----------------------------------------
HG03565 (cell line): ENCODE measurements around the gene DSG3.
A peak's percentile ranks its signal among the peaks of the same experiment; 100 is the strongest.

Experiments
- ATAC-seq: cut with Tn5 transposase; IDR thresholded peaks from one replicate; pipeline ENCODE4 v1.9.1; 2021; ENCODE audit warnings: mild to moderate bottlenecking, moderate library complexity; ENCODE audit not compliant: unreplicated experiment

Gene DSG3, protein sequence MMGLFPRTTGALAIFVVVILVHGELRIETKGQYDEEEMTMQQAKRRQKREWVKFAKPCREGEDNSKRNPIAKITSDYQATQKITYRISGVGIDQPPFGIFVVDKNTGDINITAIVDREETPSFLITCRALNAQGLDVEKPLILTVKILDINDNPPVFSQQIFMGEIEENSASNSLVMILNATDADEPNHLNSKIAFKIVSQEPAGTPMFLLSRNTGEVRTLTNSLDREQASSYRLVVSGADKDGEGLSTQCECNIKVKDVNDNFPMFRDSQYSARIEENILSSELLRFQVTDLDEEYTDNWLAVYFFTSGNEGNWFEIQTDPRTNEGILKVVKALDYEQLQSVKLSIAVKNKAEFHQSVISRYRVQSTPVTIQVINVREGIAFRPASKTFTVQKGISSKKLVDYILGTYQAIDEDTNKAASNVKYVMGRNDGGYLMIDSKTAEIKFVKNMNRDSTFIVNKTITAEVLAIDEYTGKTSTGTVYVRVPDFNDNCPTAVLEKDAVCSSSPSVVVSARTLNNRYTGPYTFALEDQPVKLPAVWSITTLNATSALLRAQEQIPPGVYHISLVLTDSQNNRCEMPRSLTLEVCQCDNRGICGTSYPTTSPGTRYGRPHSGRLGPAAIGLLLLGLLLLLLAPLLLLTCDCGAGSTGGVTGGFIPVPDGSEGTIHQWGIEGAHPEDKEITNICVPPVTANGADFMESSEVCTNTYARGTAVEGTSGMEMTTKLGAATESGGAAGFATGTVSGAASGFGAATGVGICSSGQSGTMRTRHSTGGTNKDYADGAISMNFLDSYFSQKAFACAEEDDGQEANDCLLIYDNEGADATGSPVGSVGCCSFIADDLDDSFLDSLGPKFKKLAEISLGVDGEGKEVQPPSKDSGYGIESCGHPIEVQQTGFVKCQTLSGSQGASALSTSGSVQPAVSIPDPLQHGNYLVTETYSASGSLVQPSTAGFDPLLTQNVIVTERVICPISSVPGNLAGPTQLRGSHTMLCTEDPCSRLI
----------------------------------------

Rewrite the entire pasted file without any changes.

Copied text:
HG03565 (cell line): ENCODE measurements around the gene DSG3.
A peak's percentile ranks its signal among the peaks of the same experiment; 100 is the strongest.

Experiments
- ATAC-seq: cut with Tn5 transposase; IDR thresholded peaks from one replicate; pipeline ENCODE4 v1.9.1; 2021; ENCODE audit warnings: mild to moderate bottlenecking, moderate library complexity; ENCODE audit not compliant: unreplicated experiment

Gene DSG3, protein sequence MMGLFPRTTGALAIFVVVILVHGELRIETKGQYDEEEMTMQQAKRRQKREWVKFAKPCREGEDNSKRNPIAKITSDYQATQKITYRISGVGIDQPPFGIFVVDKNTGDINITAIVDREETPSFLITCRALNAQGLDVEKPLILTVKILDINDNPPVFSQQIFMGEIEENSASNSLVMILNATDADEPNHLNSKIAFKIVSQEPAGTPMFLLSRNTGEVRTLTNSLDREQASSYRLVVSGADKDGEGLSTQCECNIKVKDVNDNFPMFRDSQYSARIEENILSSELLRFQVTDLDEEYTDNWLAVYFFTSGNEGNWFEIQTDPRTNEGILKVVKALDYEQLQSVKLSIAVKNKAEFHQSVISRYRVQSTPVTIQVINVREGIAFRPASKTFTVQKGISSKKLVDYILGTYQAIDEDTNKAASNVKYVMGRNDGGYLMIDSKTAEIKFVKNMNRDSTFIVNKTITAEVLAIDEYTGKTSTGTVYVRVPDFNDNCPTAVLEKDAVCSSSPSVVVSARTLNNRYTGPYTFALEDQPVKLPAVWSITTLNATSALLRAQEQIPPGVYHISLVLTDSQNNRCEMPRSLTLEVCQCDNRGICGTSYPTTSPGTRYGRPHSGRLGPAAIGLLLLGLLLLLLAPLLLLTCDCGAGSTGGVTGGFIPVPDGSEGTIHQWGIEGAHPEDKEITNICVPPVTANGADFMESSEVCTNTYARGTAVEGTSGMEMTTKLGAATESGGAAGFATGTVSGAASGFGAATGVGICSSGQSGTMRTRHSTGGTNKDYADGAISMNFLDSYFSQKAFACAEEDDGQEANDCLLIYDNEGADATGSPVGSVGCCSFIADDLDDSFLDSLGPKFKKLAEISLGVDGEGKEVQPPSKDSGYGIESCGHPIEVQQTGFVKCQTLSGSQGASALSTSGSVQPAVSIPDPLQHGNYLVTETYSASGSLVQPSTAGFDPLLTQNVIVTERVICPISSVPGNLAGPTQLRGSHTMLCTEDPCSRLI